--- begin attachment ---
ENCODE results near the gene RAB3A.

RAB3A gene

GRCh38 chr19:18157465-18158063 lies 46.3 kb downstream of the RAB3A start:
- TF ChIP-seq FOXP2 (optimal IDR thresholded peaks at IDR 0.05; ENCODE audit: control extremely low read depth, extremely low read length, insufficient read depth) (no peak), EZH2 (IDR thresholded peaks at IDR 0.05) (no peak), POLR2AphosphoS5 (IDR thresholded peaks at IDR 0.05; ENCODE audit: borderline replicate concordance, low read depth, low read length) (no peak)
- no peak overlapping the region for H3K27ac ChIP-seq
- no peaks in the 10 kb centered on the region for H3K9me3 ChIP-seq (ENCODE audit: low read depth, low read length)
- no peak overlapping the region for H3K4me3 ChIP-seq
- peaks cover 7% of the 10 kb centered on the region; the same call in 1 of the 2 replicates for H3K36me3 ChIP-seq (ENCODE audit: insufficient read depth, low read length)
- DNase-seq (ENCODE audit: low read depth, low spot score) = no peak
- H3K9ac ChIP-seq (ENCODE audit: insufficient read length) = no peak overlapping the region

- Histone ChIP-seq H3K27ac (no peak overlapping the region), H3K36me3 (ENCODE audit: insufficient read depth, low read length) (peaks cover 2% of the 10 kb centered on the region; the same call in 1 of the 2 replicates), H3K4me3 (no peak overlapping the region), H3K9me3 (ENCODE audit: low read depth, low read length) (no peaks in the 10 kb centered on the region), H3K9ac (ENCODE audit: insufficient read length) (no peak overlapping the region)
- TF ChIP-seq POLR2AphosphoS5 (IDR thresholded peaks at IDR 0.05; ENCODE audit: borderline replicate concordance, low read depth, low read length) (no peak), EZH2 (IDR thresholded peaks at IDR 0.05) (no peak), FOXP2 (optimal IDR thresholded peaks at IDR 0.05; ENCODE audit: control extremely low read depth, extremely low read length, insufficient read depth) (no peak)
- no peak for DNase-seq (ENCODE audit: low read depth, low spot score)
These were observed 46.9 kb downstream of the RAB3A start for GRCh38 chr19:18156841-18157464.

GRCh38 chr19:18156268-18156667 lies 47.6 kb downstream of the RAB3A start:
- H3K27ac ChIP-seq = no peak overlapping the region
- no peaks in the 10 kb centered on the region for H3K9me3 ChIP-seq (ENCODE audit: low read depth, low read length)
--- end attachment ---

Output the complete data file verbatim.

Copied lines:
ENCODE results near the gene RAB3A.

RAB3A gene

GRCh38 chr19:18157465-18158063 lies 46.3 kb downstream of the RAB3A start:
- TF ChIP-seq FOXP2 (optimal IDR thresholded peaks at IDR 0.05; ENCODE audit: control extremely low read depth, extremely low read length, insufficient read depth) (no peak), EZH2 (IDR thresholded peaks at IDR 0.05) (no peak), POLR2AphosphoS5 (IDR thresholded peaks at IDR 0.05; ENCODE audit: borderline replicate concordance, low read depth, low read length) (no peak)
- no peak overlapping the region for H3K27ac ChIP-seq
- no peaks in the 10 kb centered on the region for H3K9me3 ChIP-seq (ENCODE audit: low read depth, low read length)
- no peak overlapping the region for H3K4me3 ChIP-seq
- peaks cover 7% of the 10 kb centered on the region; the same call in 1 of the 2 replicates for H3K36me3 ChIP-seq (ENCODE audit: insufficient read depth, low read length)
- DNase-seq (ENCODE audit: low read depth, low spot score) = no peak
- H3K9ac ChIP-seq (ENCODE audit: insufficient read length) = no peak overlapping the region

- Histone ChIP-seq H3K27ac (no peak overlapping the region), H3K36me3 (ENCODE audit: insufficient read depth, low read length) (peaks cover 2% of the 10 kb centered on the region; the same call in 1 of the 2 replicates), H3K4me3 (no peak overlapping the region), H3K9me3 (ENCODE audit: low read depth, low read length) (no peaks in the 10 kb centered on the region), H3K9ac (ENCODE audit: insufficient read length) (no peak overlapping the region)
- TF ChIP-seq POLR2AphosphoS5 (IDR thresholded peaks at IDR 0.05; ENCODE audit: borderline replicate concordance, low read depth, low read length) (no peak), EZH2 (IDR thresholded peaks at IDR 0.05) (no peak), FOXP2 (optimal IDR thresholded peaks at IDR 0.05; ENCODE audit: control extremely low read depth, extremely low read length, insufficient read depth) (no peak)
- no peak for DNase-seq (ENCODE audit: low read depth, low spot score)
These were observed 46.9 kb downstream of the RAB3A start for GRCh38 chr19:18156841-18157464.

GRCh38 chr19:18156268-18156667 lies 47.6 kb downstream of the RAB3A start:
- H3K27ac ChIP-seq = no peak overlapping the region
- no peaks in the 10 kb centered on the region for H3K9me3 ChIP-seq (ENCODE audit: low read depth, low read length)